With this lens, let’s examine the VMware Cross-Cloud initiative. Since there were close to no details in the keynote, I attended a session led by Chris Wolf (@CSWolf), former Gartner honcho and now VMware’s Field CTO for the Americas. Chris gave more details and showed a middle tier, cloud-spanning layer of management with familiar labels like Data & Governance, Networking and Security, Management and Automation but followed that up with separate, independent consoles for each cloud instance on top of it. He talked about how AWS is moving so fast with adding new capabilities that it’s just too difficult to keep up with a single management pane of glass. Well, just because VMware hasn’t figured out how to execute on it doesn’t mean customers don’t want it! VMware’s cross-cloud architecture seems to be geared towards overlaying vRA capabilities for IaaS management onto AWS/Azure/Google and leaving out anything that doesn’t fit that mold.
VMware also talked about the “VMware Cloud Foundation.” This looked to me like a new brand name for the vSphere SDDC suite of technologies – ESX hypervisor, VSAN, NSX, vCenter and the vRA management suite. These technologies dominate the on-premise, enterprise cloud and are the de-facto standard for private clouds. However, the big public clouds are not based on the vSphere hypervisor and hence technologies that are tightly integrated with it are not very relevant there. VMware would like NSX in particular to be an exception as it did have its origins at least partially as an Openstack project, however when I questioned how this will run on non-vSphere clouds, I got a response about NSX components having to be loaded into the guest OS because in the Amazon infrastructure, the underlying hypervisor is locked down (similarly as vSphere before it, I might add). Well so much for the highly touted efficiency and security benefits of running in the hypervisor! Seems to be more about how to bolt NSX technology on top of AWS networking, not what an ideal, efficient network architecture that spans clouds should be.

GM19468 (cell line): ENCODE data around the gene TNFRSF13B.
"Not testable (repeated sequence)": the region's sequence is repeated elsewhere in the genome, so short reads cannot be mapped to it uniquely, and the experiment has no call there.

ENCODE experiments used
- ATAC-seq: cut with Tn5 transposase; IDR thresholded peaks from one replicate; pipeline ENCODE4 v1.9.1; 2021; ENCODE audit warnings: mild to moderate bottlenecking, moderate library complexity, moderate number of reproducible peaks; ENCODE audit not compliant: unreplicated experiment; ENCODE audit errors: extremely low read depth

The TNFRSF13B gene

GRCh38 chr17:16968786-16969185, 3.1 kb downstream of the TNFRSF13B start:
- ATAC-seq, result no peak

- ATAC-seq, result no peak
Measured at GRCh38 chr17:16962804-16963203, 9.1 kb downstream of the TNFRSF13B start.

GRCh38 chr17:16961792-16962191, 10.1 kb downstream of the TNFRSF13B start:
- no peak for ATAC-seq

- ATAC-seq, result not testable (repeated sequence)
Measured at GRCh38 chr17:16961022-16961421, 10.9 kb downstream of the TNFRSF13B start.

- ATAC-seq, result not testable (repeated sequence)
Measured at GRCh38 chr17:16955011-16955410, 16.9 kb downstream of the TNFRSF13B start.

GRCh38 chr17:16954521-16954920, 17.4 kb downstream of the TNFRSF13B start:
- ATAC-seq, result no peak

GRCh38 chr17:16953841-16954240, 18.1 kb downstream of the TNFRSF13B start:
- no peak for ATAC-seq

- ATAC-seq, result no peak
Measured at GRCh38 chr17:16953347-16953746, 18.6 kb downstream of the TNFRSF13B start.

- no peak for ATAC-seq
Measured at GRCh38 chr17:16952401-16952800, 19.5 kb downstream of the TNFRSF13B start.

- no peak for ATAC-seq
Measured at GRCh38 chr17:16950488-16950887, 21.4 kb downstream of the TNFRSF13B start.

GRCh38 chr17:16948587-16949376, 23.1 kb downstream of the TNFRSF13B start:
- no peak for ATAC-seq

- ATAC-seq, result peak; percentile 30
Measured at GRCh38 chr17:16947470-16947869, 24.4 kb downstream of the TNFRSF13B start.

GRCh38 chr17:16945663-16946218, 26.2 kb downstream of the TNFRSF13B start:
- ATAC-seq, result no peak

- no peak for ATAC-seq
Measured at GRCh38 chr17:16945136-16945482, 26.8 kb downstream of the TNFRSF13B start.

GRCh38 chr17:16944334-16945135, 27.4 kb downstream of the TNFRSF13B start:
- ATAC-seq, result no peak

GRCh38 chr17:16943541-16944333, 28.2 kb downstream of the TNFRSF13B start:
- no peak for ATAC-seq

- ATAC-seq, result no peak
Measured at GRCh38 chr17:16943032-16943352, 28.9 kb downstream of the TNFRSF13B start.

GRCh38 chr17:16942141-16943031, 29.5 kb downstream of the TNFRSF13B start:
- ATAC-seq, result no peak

So if I was unimpressed by what I saw from my former VMware colleagues, did I see anything at the show that I did like for cross-cloud management? One company that caught my eye was Embotics. They’ve been around since 2006 and Embotics vCommander seems to be an easy-to-use, platform-neutral Cloud Management Platform that can be implemented quickly, easily and non-intrusively. It allows IT organizations to deliver IT-as-a-Service (ITaaS) from a single self service console while continuously monitoring resources to optimize the automation, deployment, and configuration of IT services across private, public and hybrid clouds. They’ve done a fine job concentrating on abstracting and delivering the core business agility, IT controls and usability features that corporations need and have done so in a pragmatic, extensive vendor-agnostic way. Check them out here.